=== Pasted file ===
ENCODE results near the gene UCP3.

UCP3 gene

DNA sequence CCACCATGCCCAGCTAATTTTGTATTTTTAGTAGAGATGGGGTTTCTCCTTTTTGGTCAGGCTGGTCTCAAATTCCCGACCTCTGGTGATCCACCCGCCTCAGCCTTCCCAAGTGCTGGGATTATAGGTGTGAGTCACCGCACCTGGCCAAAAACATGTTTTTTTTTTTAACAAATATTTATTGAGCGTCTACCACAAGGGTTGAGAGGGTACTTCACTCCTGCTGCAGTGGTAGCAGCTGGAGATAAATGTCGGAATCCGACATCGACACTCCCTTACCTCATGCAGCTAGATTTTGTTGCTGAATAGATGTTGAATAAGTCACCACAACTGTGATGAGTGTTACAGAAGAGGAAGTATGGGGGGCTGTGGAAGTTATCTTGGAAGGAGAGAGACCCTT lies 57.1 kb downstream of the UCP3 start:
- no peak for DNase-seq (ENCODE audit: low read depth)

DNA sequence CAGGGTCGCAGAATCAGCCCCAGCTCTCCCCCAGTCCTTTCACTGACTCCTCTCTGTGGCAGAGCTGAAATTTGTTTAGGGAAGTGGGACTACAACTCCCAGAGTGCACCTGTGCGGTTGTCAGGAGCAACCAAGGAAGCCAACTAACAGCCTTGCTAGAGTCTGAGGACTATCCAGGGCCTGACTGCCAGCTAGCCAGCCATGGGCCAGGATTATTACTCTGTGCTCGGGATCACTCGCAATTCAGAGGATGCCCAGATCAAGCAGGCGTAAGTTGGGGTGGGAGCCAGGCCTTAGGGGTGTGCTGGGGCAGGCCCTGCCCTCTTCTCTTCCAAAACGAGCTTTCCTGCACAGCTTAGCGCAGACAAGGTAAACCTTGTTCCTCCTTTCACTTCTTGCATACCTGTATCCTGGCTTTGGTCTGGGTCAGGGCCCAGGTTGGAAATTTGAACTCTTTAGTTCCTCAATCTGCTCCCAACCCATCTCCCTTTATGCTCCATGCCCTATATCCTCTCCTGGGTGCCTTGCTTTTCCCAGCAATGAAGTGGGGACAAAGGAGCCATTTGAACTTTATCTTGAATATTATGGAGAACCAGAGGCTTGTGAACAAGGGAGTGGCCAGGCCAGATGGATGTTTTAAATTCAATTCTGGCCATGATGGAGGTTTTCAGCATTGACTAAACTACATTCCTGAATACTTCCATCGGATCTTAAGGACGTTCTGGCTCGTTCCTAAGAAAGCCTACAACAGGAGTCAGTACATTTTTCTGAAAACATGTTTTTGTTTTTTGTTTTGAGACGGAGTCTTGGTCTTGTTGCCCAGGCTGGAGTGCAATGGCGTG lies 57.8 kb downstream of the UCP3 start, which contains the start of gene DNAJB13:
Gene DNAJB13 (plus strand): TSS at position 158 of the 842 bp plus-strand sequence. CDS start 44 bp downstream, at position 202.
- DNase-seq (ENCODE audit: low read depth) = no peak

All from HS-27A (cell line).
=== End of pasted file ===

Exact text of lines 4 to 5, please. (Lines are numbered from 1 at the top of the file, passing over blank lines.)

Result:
- no peak for DNase-seq (ENCODE audit: low read depth)

DNA sequence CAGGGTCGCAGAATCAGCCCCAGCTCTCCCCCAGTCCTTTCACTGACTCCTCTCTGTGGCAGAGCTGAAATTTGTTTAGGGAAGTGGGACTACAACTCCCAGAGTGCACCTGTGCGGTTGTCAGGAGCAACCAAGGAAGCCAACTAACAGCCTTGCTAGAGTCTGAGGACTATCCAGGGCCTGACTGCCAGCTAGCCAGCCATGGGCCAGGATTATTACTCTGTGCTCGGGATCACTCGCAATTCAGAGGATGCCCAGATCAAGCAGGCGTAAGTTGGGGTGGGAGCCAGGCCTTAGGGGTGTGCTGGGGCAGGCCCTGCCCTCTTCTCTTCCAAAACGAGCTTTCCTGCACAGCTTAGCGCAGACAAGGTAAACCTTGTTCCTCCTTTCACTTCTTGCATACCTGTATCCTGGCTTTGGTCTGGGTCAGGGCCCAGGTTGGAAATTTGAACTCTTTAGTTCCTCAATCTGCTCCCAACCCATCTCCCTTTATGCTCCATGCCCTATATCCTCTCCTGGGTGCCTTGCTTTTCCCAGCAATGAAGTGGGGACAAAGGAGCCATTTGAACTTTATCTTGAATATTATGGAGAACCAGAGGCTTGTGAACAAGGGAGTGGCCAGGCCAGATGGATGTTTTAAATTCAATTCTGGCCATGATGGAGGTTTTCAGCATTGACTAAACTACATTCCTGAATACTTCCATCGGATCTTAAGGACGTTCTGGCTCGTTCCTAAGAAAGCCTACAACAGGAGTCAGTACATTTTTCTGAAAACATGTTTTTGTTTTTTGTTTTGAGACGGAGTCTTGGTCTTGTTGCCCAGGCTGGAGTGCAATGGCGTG lies 57.8 kb downstream of the UCP3 start, which contains the start of gene DNAJB13: